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Part 1 of 2:
Pecos Basin and the Guadalupe & Sacramento Mountains
Sunday, September 13th
Bitter Lakes National Wildlife Refuge, Roswell
I'd delayed driving down to Roswell for the annual Dragonfly Festival as the weather forecast had been for clouds and rain on Saturday. Odonates depend upon direct sunlight to see, as their vision is tuned for polarized light. Consequently they don't fly, and are therefore hard to find, when it is overcast.
|Bitter Lakes NWR|
I arrived late morning and was disappointed to find the Visitor Center was closed; I'd hoped to replace my dragonfly mug that fell off my kitchen counter and shattered. The tours were ongoing, but the facility was closed.
|Bitter Lakes NWR Visitor Center overlooking one of the lakes.|
|Desert Whitetail at Bitter Lakes|
My last minute plans precluded me from reserving a place on any of the official festival tours, but I did run into one old friend and caught up, but missed my other buddy. It was hot and I checked a few spots in the refuge for odes on my own, but didn't find much.
|One of the highly saline lakes at the south end of the refuge colored by algae.|
Lea Lake Outflow Wetlands
|Lea Lake Outflow Wetlands with storms building on the horizon|
I drove over to the Bottomless Lakes State Park area to check the Lea Lake Outflow Wetlands, which is on BLM land. By the time I got there the wind was picking up and gusting - not good for dragonfly photography. Worse, before long a thunderstorm rolled into the area. This is not what the forecast had promised. Bummer!
|Bleached Skimmer at the Outflow Wetlands.|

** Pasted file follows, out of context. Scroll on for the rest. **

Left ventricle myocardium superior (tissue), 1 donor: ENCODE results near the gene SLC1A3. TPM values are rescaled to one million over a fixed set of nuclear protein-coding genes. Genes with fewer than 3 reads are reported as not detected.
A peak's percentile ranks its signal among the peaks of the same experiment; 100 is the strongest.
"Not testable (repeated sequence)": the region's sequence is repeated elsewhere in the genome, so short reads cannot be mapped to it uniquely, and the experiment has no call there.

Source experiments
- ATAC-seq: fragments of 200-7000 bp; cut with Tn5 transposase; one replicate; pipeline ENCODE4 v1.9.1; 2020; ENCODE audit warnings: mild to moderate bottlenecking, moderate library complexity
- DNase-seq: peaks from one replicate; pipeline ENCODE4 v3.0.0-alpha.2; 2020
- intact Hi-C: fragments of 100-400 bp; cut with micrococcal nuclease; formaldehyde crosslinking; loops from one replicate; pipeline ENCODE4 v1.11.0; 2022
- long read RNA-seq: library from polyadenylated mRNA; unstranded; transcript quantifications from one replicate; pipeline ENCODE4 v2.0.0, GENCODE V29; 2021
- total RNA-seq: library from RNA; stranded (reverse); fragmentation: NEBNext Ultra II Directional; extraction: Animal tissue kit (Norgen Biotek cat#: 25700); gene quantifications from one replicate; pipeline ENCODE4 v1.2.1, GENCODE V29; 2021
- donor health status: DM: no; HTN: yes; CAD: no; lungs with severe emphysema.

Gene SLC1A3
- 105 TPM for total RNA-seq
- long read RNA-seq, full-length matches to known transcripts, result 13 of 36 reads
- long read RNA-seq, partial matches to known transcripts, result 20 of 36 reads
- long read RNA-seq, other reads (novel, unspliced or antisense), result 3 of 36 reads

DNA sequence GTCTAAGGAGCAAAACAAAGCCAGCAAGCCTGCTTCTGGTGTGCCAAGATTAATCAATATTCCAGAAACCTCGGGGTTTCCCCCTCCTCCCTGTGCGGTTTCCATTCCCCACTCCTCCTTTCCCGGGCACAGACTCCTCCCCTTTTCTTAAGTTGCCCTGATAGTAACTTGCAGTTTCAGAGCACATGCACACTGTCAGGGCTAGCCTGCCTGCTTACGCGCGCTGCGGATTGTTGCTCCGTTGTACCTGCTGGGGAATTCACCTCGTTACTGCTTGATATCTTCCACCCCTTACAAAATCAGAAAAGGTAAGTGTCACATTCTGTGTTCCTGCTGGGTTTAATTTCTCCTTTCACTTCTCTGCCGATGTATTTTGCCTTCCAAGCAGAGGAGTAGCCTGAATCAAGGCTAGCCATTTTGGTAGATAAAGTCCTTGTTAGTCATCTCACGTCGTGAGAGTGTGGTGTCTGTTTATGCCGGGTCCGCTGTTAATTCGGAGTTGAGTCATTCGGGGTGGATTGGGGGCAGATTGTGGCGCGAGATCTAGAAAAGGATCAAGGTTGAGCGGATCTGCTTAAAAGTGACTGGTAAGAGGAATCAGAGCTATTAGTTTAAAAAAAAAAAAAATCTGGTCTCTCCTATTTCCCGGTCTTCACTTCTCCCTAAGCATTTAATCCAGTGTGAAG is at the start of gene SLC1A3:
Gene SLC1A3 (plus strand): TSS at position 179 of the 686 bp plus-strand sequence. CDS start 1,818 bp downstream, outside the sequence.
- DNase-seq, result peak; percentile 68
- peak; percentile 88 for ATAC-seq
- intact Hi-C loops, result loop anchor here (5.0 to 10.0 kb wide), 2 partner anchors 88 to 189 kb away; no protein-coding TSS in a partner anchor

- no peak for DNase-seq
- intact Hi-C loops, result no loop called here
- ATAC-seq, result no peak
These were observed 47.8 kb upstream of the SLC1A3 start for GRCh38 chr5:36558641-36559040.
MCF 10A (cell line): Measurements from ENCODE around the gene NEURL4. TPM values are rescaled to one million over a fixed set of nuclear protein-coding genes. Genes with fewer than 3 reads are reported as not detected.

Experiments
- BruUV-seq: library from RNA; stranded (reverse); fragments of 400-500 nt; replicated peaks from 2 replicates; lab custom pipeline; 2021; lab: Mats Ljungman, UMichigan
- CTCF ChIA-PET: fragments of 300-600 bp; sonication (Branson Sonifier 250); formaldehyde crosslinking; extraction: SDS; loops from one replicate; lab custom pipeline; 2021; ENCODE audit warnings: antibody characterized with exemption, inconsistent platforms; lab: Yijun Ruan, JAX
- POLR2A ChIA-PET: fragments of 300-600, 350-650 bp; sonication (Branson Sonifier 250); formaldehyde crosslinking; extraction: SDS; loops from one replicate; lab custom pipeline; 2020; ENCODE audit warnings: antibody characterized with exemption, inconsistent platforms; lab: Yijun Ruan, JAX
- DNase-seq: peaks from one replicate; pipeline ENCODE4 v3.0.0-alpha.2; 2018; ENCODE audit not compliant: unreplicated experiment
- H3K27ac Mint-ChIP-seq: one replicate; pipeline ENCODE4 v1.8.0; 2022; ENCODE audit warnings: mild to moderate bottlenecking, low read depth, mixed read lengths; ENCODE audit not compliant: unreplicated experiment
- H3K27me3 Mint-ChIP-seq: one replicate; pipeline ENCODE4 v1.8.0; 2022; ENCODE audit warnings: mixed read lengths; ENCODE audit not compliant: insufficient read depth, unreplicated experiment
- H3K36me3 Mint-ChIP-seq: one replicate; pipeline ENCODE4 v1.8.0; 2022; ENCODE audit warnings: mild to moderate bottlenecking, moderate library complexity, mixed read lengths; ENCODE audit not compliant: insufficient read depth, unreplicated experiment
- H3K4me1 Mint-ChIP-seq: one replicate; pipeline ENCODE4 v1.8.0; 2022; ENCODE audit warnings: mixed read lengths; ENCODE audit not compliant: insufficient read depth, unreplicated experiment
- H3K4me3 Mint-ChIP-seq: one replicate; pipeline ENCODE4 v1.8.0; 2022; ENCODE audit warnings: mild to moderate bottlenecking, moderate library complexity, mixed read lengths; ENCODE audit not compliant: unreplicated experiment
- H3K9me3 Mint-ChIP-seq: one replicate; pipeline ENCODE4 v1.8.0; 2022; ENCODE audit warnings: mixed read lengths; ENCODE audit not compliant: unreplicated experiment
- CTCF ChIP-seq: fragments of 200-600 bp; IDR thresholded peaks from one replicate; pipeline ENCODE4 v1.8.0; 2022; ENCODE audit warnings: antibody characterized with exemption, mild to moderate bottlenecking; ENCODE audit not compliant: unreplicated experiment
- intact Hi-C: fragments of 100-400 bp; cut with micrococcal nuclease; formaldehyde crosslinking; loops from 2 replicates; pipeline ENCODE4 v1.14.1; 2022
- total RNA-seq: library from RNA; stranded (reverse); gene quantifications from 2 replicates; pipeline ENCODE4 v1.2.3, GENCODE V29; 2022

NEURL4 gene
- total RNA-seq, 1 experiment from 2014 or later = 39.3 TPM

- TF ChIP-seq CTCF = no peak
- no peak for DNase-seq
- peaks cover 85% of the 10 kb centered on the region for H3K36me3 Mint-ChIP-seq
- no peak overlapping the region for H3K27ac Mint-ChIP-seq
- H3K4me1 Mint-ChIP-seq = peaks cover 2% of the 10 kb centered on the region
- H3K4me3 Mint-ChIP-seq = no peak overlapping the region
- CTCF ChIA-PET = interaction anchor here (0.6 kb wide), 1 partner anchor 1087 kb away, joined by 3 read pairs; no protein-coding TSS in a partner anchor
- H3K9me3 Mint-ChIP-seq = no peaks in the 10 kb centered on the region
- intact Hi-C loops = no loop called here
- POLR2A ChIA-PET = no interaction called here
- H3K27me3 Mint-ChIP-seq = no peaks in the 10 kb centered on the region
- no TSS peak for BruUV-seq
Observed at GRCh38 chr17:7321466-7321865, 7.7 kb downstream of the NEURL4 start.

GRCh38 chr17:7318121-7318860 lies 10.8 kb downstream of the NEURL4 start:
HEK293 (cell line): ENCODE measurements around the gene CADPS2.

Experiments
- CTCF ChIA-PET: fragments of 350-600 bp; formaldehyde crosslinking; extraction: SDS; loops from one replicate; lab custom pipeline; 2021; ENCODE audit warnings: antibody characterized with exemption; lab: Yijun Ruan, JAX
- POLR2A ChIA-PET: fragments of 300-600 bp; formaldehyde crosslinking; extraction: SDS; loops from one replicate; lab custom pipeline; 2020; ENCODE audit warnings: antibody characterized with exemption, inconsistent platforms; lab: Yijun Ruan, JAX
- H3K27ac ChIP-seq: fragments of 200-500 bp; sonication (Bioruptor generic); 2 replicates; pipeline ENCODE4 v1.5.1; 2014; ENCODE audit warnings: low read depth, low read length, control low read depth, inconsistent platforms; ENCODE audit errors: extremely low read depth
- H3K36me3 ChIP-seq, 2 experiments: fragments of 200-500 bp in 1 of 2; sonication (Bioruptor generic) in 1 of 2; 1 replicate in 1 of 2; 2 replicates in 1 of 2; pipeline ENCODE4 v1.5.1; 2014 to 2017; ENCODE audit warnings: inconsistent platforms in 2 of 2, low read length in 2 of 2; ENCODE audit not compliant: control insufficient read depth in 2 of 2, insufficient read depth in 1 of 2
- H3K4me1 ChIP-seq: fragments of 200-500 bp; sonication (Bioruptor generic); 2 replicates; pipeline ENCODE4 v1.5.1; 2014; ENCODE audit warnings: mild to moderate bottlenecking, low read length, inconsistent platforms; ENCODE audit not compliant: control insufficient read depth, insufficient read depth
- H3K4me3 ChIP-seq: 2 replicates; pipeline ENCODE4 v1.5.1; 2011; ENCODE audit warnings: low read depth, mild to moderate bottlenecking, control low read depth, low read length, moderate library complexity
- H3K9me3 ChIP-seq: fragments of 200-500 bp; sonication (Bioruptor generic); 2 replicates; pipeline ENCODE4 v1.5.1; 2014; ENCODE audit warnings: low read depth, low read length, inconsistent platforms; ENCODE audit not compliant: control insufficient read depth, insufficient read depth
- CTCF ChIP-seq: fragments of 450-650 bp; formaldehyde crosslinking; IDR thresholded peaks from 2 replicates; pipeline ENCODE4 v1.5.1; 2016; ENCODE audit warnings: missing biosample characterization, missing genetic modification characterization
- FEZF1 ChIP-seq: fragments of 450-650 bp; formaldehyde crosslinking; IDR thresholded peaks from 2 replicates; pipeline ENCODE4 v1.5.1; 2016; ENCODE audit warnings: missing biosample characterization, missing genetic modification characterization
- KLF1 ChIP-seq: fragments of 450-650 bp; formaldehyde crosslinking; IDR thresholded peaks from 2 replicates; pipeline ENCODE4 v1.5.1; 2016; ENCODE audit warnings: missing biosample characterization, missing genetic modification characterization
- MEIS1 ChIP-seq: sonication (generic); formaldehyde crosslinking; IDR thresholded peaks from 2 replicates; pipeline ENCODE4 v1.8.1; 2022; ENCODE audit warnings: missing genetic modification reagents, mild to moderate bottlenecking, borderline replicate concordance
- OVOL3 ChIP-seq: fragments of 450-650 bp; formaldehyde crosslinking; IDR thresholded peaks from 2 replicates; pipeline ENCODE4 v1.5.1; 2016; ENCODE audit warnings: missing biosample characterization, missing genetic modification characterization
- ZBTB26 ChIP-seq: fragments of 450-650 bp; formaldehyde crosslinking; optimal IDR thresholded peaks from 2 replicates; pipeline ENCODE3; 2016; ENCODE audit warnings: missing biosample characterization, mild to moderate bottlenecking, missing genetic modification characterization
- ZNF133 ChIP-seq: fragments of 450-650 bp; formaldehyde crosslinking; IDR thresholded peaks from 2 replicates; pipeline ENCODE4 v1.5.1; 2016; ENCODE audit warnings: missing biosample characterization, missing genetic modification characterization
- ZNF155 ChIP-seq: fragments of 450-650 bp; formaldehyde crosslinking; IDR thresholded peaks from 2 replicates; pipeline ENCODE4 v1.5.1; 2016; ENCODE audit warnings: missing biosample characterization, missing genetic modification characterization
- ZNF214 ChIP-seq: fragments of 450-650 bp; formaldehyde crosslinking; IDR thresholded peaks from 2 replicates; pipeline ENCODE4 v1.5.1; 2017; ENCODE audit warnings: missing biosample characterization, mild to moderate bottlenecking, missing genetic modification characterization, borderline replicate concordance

It was way too hot to camp at the state park, so I returned to Roswell and got a motel room. I'd researched motels via Google maps before I'd left home, just in case, and chose the moderately priced one rated 4 stars. The stars didn't lie, it was very clean and comfortable. I was able to relax in the air conditioning and watch baseball on TV.
Monday, September 14th
After breakfast at the motel I drove down to Carlsbad. I stopped at the National Park Service office to check status of Dog Canyon and ask about the roads. Then I stopped at the Lincoln National Forest district ranger station to get the latest info on the areas I hoped to visit and to purchase a map for the northern two districts.
|The Black River as it flows under the county road. Cool dragonflies were found here.|
South of Carlsbad I turned onto Black River Village Road to see if I could find a way to access the Black River and look for dragonflies. There were no locations or records that I could find from this area, but it looked promising on Google maps satellite view. About half-way between the US highways the county road dips and crosses the (small) river. I later learned that this spot is called Harkey Crossing. There were places to turn off on the south side of the highway. The river backs up a bit here, enough to form swimming holes and party spots for the locals, who left a lot of trash, unfortunately. But on the positive side, I was able to find several interesting dragonfly species, including two I'd never seen or photographed before, a Swift Setwing and a Flag-tailed Spinyleg that is not often seen in New Mexico.